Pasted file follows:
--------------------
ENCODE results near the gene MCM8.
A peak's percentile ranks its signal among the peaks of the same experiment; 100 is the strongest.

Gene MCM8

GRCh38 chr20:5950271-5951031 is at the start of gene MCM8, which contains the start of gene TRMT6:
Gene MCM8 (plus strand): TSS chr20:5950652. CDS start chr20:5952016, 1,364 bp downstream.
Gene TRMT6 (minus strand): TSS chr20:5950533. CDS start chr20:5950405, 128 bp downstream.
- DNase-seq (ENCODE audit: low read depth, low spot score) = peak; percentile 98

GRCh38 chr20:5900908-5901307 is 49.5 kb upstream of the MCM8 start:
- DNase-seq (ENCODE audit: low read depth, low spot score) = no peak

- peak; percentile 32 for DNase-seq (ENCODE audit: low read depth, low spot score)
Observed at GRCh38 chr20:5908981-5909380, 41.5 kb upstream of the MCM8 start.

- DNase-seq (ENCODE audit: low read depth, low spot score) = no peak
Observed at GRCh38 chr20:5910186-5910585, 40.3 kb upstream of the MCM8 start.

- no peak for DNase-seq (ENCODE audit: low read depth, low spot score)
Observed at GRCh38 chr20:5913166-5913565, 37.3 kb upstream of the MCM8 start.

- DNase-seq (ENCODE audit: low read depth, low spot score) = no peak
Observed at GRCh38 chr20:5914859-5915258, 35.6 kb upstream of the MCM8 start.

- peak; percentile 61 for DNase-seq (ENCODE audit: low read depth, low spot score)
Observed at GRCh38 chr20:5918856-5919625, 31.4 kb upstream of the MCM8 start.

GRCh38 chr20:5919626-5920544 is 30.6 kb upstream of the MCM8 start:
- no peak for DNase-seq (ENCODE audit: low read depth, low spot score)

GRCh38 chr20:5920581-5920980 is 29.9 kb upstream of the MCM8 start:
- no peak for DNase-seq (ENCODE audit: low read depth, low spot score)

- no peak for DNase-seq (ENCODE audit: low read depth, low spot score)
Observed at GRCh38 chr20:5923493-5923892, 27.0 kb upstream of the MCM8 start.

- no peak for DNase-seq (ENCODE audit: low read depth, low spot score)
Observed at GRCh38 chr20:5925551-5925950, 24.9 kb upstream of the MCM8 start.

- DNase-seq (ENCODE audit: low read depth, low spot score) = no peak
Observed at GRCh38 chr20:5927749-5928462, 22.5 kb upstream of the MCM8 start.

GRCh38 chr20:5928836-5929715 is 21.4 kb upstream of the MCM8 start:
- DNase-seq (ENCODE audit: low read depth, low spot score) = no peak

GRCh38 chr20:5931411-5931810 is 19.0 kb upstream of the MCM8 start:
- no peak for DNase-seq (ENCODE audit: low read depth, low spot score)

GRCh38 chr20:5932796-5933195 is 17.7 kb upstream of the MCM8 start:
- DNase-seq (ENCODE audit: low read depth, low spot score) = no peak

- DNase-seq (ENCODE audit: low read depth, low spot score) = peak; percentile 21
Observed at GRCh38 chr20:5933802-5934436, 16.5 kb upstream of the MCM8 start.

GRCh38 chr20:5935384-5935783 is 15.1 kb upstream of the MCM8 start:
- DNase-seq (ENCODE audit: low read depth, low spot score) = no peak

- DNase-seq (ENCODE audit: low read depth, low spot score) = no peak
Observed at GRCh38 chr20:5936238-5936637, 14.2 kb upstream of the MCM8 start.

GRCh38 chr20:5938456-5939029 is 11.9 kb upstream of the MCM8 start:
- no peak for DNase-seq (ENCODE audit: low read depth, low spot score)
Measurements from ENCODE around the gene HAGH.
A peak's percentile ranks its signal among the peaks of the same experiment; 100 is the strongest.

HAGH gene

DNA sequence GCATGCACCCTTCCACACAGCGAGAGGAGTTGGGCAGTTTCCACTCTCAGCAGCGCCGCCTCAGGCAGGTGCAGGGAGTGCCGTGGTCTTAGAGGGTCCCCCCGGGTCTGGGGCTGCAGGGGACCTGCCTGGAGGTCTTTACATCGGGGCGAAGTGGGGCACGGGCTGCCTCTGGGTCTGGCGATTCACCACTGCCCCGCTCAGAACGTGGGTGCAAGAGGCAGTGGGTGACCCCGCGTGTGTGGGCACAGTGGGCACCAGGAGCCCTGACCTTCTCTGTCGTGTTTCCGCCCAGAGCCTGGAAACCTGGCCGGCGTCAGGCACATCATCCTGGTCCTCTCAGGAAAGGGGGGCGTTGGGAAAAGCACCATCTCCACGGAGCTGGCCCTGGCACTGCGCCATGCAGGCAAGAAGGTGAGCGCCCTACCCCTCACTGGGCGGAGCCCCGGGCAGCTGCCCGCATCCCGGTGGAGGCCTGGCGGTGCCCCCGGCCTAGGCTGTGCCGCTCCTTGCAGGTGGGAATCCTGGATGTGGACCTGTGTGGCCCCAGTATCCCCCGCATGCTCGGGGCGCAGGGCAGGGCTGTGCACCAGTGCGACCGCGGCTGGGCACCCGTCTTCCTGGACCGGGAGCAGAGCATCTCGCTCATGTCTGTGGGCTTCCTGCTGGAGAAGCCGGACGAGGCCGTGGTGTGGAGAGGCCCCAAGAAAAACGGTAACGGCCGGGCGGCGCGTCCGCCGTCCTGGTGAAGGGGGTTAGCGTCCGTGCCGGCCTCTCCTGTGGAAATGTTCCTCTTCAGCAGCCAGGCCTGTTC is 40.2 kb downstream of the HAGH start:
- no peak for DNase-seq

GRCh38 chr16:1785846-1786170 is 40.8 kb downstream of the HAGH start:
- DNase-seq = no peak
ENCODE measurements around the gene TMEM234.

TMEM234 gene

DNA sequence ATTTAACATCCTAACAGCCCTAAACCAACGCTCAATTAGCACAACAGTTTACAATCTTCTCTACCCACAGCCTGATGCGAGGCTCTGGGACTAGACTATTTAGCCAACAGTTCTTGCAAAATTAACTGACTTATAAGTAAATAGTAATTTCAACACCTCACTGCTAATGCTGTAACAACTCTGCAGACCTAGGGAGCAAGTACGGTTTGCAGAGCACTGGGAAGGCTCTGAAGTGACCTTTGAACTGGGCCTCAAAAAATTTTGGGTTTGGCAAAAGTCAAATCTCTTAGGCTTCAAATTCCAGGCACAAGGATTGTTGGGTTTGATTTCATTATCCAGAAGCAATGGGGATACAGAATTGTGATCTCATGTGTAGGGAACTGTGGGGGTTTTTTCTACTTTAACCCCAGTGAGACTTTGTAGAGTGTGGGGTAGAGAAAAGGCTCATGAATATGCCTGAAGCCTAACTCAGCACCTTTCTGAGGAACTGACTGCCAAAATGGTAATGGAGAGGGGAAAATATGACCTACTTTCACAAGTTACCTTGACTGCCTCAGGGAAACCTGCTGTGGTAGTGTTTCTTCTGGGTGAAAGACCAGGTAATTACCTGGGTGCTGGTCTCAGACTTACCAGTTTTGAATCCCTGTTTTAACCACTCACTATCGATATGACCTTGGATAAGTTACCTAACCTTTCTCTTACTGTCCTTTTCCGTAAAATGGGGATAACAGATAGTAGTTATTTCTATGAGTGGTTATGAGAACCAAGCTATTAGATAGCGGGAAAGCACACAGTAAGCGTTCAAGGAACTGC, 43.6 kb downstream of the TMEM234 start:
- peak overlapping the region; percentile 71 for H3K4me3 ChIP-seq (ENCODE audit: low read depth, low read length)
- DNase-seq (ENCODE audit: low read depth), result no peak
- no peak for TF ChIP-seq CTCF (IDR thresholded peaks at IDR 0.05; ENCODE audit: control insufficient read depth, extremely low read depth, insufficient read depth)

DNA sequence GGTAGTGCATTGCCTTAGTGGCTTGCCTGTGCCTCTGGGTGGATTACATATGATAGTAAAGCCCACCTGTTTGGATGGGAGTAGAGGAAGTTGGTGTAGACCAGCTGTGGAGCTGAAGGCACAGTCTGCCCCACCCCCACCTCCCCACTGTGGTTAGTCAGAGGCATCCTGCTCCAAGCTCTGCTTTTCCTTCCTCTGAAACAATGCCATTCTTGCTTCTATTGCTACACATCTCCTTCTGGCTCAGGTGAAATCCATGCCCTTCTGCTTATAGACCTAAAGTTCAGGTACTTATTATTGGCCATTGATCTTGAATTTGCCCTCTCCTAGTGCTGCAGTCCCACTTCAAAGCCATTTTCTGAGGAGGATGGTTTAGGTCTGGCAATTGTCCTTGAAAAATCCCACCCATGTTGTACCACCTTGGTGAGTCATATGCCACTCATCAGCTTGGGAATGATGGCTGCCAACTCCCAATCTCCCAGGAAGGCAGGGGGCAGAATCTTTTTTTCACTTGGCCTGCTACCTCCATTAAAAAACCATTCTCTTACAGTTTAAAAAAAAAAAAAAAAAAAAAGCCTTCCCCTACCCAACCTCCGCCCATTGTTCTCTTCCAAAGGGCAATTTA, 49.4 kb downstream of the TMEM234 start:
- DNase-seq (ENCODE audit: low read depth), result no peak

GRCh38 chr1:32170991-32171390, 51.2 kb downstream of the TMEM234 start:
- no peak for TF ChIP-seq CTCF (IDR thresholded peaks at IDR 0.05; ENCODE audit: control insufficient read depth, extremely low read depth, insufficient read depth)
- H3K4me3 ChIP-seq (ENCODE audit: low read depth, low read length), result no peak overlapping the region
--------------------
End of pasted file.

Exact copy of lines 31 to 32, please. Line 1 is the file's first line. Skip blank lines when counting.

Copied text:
- DNase-seq (ENCODE audit: low read depth, low spot score) = no peak

GRCh38 chr20:5931411-5931810 is 19.0 kb upstream of the MCM8 start: